9.11.13

whoever controls the media controls the mind

Hello everyone!  I'm so sorry for not writing in such a long time- I've been really caught up with school work, SAT preparation and work for various extra curricular activities. Blegh. However, I did have some really exciting moments over the last month. I turned 15, got accepted as a student officer for THIMUN Hague (are any of you guys going?) and even dressed up as River Song for Hallowe'en. Fun stuff. Anyway, I'm not here to talk about my life right now. Today's post is centered around a simple and often discussed topic: messages from the media.


The media dominates our lives. It's everywhere - In our homes, at school, on the roads. Media reaches us through several different forms, from television, to the Internet, to the billboards we see on the highway and the advertisements on taxis and sometimes the stickers on cars. Wherever we look, we're being convinced to buy a certain product because it will make us more beautiful/intelligent/attractive to men or women/etc. However, many of the ideas conveyed by the media are negative and self-deprecating. The fact that we're constantly being bombarded with these messages means that the negativity is very, very hard to ignore.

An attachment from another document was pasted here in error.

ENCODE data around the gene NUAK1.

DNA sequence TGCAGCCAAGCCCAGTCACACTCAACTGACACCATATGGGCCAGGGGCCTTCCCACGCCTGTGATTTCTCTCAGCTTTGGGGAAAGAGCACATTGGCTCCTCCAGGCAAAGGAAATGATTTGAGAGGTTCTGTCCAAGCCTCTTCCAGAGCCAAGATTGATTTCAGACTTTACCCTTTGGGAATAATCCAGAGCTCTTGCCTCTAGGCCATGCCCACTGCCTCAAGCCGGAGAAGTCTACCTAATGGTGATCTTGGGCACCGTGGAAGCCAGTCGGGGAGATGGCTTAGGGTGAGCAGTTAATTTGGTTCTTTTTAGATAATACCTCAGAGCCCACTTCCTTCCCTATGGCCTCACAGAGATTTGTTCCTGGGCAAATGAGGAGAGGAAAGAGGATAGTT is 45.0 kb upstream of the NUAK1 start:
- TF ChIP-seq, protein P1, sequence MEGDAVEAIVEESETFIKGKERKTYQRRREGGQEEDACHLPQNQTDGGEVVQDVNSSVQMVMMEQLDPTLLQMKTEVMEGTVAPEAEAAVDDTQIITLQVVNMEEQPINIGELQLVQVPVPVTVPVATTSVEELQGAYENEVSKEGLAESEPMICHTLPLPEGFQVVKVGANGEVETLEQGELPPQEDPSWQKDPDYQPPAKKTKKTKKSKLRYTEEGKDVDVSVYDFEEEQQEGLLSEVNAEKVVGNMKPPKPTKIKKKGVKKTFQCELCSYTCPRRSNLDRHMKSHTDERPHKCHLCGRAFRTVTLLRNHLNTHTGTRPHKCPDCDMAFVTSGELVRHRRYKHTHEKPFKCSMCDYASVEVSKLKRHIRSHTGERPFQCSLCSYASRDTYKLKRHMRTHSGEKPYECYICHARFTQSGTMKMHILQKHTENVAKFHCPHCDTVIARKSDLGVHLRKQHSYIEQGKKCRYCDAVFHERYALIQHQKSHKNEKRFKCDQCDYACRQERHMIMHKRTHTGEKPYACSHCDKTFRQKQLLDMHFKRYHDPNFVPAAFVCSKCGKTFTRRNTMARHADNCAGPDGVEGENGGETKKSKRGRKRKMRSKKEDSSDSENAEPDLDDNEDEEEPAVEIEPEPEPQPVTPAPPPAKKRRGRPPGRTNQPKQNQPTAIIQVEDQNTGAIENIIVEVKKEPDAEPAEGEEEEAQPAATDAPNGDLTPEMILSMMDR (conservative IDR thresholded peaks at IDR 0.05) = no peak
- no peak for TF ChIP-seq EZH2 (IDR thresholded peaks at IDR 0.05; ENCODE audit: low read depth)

One of the largest problems with mass media is the message that it sends regarding our body images. The women and men that you see in the media always fit exactly the same criteria: skinny, fair-skinned, glossy hair, and golden ratio facial features. This is not an accurate representation of humans. We're all of different shapes and sizes. We all have different skin tones, different hair types and different features. But the media tells us that only a select should be considered beautiful. They sell us products that they claim will help us become their definition of beautiful, such as the skin-whitening creams mentioned in my last post. Those of us who don't fit this criteria often suffer from a warped self image that drives some of us to develop life-threatening diseases, such as bulimia and depression just because they don't look a certain way. I've previously talked about that over here.